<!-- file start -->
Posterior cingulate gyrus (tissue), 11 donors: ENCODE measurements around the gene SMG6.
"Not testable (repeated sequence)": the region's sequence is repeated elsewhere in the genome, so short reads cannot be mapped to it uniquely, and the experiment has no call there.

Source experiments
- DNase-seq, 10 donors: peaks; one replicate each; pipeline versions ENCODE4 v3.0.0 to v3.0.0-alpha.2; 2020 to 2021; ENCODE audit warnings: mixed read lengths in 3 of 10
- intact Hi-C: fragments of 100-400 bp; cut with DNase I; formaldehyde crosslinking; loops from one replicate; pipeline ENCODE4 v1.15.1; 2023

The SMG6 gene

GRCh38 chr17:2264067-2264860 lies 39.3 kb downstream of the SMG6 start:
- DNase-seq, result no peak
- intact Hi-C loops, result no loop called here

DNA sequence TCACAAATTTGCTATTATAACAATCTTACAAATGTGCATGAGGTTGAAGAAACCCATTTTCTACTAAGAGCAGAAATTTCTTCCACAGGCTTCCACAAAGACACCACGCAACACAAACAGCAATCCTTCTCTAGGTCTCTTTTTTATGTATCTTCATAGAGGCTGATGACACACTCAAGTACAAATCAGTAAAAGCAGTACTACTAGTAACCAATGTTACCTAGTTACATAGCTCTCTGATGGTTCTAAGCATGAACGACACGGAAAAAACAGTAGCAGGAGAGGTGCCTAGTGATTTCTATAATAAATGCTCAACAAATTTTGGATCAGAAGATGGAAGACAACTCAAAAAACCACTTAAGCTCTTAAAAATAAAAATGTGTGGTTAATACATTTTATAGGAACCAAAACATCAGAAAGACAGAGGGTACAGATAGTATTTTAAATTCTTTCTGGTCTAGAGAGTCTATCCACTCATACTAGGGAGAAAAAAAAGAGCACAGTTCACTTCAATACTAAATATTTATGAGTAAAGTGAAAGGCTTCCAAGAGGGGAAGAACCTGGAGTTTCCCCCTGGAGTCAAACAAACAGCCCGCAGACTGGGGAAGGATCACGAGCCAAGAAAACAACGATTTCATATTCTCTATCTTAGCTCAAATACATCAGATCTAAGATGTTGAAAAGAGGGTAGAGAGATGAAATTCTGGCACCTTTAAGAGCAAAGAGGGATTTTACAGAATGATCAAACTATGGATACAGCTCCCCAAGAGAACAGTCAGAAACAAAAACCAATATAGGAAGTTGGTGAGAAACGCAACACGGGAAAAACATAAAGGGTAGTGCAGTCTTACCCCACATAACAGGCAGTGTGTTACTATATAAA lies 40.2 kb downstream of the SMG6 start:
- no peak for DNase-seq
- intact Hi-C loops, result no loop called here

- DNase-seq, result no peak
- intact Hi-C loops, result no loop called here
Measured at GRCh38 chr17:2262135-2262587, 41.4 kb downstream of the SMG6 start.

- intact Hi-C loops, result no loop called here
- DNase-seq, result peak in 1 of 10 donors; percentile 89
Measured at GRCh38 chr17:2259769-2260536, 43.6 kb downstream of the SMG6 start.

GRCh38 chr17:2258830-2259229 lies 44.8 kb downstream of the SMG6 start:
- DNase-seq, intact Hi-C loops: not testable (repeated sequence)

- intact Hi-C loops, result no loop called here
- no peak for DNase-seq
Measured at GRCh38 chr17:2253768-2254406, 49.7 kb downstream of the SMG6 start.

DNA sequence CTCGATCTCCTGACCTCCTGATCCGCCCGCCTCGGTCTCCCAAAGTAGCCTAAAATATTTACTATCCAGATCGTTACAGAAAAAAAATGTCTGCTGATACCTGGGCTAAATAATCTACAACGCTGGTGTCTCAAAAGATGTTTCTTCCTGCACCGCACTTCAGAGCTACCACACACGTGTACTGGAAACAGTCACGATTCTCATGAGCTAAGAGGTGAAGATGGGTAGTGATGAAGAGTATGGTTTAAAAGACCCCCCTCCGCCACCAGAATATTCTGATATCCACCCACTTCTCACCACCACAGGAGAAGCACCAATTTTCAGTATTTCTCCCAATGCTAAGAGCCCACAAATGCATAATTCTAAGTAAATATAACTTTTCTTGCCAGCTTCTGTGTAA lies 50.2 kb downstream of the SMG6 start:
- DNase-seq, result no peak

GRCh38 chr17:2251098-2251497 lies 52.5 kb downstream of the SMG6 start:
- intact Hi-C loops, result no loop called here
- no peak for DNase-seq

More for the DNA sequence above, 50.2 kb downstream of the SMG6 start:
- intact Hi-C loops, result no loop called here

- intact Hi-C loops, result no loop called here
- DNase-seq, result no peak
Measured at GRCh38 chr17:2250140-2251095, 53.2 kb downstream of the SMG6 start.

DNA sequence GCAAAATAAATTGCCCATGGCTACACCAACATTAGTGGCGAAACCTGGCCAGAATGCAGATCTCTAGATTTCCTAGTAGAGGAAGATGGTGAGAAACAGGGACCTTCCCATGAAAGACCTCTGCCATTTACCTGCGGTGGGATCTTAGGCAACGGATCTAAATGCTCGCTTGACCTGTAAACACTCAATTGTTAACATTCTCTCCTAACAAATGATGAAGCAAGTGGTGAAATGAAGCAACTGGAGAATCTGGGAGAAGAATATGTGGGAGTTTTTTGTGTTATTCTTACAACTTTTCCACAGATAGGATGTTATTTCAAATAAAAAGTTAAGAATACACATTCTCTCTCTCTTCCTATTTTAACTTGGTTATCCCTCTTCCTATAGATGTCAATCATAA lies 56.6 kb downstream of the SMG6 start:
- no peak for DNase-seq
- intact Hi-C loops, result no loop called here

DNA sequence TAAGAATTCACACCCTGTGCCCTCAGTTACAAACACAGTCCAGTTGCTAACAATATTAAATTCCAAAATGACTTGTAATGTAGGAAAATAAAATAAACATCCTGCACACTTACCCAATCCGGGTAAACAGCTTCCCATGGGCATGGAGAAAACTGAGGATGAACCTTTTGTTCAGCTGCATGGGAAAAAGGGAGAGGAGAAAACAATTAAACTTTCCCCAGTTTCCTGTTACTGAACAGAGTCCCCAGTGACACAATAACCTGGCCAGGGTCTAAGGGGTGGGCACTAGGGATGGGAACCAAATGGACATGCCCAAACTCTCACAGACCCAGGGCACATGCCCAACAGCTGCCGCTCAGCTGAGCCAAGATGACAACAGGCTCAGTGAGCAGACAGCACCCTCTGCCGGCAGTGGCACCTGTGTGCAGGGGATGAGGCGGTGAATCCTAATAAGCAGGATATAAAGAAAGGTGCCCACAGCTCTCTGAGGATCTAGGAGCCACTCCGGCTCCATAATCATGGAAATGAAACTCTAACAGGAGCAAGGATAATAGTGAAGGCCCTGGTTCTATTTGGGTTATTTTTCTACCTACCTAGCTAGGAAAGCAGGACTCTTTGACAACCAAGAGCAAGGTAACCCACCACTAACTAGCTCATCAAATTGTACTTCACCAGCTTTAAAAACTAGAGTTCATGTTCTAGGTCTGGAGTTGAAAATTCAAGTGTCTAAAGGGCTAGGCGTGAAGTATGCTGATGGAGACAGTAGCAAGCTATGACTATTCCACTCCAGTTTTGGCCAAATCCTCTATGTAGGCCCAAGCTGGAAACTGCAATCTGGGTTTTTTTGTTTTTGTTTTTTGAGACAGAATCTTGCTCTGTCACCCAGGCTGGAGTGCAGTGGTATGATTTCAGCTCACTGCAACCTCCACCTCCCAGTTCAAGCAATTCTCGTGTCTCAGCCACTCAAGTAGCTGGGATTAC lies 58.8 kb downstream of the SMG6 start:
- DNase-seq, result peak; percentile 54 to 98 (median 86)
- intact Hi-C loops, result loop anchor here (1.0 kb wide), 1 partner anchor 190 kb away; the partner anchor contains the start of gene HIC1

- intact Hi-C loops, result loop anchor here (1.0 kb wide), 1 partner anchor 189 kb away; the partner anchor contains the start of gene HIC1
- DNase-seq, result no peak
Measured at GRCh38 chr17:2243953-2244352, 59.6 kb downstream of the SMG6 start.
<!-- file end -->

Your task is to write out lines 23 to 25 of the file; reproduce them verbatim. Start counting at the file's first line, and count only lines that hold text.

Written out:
Measured at GRCh38 chr17:2253768-2254406, 49.7 kb downstream of the SMG6 start.

DNA sequence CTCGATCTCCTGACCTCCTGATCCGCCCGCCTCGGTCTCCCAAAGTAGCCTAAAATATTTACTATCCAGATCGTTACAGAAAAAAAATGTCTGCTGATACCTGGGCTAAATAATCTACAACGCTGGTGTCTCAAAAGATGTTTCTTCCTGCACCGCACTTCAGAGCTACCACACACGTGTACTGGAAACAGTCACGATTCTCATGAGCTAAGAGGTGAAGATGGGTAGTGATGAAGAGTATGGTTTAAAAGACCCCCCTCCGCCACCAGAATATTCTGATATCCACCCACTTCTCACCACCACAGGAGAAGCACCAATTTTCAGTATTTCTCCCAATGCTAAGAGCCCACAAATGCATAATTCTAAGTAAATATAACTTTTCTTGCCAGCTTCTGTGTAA lies 50.2 kb downstream of the SMG6 start:
- DNase-seq, result no peak